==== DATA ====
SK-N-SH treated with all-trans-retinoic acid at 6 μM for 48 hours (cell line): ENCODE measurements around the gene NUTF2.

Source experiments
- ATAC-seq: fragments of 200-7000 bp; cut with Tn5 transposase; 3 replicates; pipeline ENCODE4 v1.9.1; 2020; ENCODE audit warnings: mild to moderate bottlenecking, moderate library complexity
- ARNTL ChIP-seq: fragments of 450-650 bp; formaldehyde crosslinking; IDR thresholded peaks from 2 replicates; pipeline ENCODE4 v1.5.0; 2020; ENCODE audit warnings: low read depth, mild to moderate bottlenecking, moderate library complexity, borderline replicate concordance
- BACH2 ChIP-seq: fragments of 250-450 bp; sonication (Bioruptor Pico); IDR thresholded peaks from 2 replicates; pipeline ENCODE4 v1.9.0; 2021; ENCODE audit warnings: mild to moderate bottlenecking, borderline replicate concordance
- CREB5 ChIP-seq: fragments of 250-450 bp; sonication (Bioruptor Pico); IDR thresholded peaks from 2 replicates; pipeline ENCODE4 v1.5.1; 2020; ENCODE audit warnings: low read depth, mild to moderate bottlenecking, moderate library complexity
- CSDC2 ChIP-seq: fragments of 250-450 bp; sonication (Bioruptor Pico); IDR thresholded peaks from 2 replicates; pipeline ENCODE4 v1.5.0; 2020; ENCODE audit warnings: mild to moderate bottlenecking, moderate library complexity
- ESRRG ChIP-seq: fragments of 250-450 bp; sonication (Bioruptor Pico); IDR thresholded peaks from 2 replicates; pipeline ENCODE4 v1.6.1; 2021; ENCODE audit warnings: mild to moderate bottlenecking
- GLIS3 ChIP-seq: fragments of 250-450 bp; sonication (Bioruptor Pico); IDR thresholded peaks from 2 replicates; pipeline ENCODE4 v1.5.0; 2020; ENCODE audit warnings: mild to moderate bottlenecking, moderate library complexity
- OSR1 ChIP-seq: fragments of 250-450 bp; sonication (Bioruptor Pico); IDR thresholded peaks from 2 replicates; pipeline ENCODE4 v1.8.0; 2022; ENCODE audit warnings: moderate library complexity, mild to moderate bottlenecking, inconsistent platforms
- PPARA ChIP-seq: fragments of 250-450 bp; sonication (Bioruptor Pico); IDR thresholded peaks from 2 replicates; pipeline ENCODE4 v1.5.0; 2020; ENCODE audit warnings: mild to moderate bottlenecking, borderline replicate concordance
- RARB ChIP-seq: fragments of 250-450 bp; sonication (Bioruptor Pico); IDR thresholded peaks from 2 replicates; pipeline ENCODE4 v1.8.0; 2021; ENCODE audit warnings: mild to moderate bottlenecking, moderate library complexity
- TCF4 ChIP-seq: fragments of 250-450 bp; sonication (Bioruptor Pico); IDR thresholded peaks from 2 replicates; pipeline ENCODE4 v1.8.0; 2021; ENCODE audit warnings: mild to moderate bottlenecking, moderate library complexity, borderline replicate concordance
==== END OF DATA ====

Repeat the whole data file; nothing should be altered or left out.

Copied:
SK-N-SH treated with all-trans-retinoic acid at 6 μM for 48 hours (cell line): ENCODE measurements around the gene NUTF2.

Source experiments
- ATAC-seq: fragments of 200-7000 bp; cut with Tn5 transposase; 3 replicates; pipeline ENCODE4 v1.9.1; 2020; ENCODE audit warnings: mild to moderate bottlenecking, moderate library complexity
- ARNTL ChIP-seq: fragments of 450-650 bp; formaldehyde crosslinking; IDR thresholded peaks from 2 replicates; pipeline ENCODE4 v1.5.0; 2020; ENCODE audit warnings: low read depth, mild to moderate bottlenecking, moderate library complexity, borderline replicate concordance
- BACH2 ChIP-seq: fragments of 250-450 bp; sonication (Bioruptor Pico); IDR thresholded peaks from 2 replicates; pipeline ENCODE4 v1.9.0; 2021; ENCODE audit warnings: mild to moderate bottlenecking, borderline replicate concordance
- CREB5 ChIP-seq: fragments of 250-450 bp; sonication (Bioruptor Pico); IDR thresholded peaks from 2 replicates; pipeline ENCODE4 v1.5.1; 2020; ENCODE audit warnings: low read depth, mild to moderate bottlenecking, moderate library complexity
- CSDC2 ChIP-seq: fragments of 250-450 bp; sonication (Bioruptor Pico); IDR thresholded peaks from 2 replicates; pipeline ENCODE4 v1.5.0; 2020; ENCODE audit warnings: mild to moderate bottlenecking, moderate library complexity
- ESRRG ChIP-seq: fragments of 250-450 bp; sonication (Bioruptor Pico); IDR thresholded peaks from 2 replicates; pipeline ENCODE4 v1.6.1; 2021; ENCODE audit warnings: mild to moderate bottlenecking
- GLIS3 ChIP-seq: fragments of 250-450 bp; sonication (Bioruptor Pico); IDR thresholded peaks from 2 replicates; pipeline ENCODE4 v1.5.0; 2020; ENCODE audit warnings: mild to moderate bottlenecking, moderate library complexity
- OSR1 ChIP-seq: fragments of 250-450 bp; sonication (Bioruptor Pico); IDR thresholded peaks from 2 replicates; pipeline ENCODE4 v1.8.0; 2022; ENCODE audit warnings: moderate library complexity, mild to moderate bottlenecking, inconsistent platforms
- PPARA ChIP-seq: fragments of 250-450 bp; sonication (Bioruptor Pico); IDR thresholded peaks from 2 replicates; pipeline ENCODE4 v1.5.0; 2020; ENCODE audit warnings: mild to moderate bottlenecking, borderline replicate concordance
- RARB ChIP-seq: fragments of 250-450 bp; sonication (Bioruptor Pico); IDR thresholded peaks from 2 replicates; pipeline ENCODE4 v1.8.0; 2021; ENCODE audit warnings: mild to moderate bottlenecking, moderate library complexity
- TCF4 ChIP-seq: fragments of 250-450 bp; sonication (Bioruptor Pico); IDR thresholded peaks from 2 replicates; pipeline ENCODE4 v1.8.0; 2021; ENCODE audit warnings: mild to moderate bottlenecking, moderate library complexity, borderline replicate concordance